Why I Stay by Chelsea Dingman


“Among couples who had a stillbirth, nearly 60 percent broke up within ten years, while close to half of
couples who had a miscarriage broke up within a decade”- Amy Norton, Reuter’s Health, 2010

Because you are the prayer,
today. Because you are the train
‘s sutures cutting through land. Because,
you untangle land & houses
& silences I hold in my ribs
like the ghosts of children
in ghettos.

Because I am a stitch of lake
-effect snow on the Gulf.

Because you are here, today. The map
of your body, late fall,
under the canopy of a palm
tree. Because, today, your face
is troubled in sleep. Because
you’ve been dreaming you are
the poppy field I bury myself

inside, the earth, the other
side of the river
where the women I’ve been
stand like accusations.

Because you dream them now, so I don’t
have to—

the woman who didn’t sew
clothes onto her child’s back, or follow her
like sky. The woman who birthed
a still child, yet can’t forget
how her body once moved.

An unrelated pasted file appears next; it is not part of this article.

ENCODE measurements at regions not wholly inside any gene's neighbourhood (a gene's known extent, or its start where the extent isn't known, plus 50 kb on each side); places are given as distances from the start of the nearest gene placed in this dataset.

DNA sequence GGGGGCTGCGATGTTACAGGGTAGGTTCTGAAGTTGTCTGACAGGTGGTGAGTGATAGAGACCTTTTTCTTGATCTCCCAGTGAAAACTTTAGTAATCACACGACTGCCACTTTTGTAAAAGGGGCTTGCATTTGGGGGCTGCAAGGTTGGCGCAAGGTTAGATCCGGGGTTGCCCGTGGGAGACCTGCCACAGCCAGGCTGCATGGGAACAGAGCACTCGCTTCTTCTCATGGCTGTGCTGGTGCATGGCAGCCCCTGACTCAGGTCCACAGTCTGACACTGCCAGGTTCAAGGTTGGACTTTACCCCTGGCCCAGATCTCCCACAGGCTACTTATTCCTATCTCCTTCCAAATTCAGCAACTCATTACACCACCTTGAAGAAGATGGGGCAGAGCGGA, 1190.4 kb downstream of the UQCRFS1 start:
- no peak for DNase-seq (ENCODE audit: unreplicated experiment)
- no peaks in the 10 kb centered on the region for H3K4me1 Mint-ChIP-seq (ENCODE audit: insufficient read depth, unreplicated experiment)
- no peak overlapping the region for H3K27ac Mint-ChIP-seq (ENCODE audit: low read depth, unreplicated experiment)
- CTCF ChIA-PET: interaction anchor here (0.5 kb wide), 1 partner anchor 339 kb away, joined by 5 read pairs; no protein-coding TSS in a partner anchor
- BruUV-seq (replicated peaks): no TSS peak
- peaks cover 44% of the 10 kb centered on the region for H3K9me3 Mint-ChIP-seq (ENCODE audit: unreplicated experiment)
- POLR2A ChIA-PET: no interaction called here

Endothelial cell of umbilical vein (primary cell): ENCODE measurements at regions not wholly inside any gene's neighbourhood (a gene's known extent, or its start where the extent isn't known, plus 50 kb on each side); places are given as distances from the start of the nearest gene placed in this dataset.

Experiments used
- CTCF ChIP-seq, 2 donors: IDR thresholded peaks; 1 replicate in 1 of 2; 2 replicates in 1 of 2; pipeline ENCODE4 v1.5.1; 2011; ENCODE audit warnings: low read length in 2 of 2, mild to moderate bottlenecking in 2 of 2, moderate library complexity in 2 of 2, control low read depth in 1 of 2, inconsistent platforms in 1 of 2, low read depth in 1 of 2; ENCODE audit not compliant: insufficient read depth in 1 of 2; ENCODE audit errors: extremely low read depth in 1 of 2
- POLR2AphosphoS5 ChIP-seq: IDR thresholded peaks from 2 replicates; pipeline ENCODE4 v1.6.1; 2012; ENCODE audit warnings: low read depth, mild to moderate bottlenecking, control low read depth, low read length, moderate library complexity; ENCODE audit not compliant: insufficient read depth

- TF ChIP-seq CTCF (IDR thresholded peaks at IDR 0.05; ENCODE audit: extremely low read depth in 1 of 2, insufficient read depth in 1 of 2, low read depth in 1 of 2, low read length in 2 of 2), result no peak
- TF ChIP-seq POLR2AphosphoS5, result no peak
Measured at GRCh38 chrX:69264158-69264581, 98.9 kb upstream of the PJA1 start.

Because of you, today, this address.
The addresses I’ve entered for the last time.

Because I am still here.
Because I’ve become this country

that I can’t keep. Because
you’ve remade the map
into a map, remembered.


I am the night
itself. Even the dark
can be forgiven.
Chelsea Dingman’s first book, Thaw, was chosen by Allison Joseph to win the National Poetry Series, published by the University of Georgia Press (2017). In 2016-17, she also won The Southeast Review’s Gearhart Poetry Prize, The Sycamore Review’s Wabash Prize, and Water-stone Review’s Jane Kenyon Poetry Prize. Her work can be found in Mid-American Review, Ninth Letter, The Colorado Review, and Gulf Coast, among others. Visit her website: chelseadingman.com